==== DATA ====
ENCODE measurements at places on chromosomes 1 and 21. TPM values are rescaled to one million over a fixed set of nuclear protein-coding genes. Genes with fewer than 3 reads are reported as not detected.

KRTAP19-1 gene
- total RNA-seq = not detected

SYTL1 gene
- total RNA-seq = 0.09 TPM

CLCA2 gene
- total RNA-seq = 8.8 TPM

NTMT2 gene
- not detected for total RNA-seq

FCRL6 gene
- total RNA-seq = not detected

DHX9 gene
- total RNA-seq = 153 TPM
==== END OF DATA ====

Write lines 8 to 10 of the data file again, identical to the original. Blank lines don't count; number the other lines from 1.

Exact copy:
NTMT2 gene
- not detected for total RNA-seq

FCRL6 gene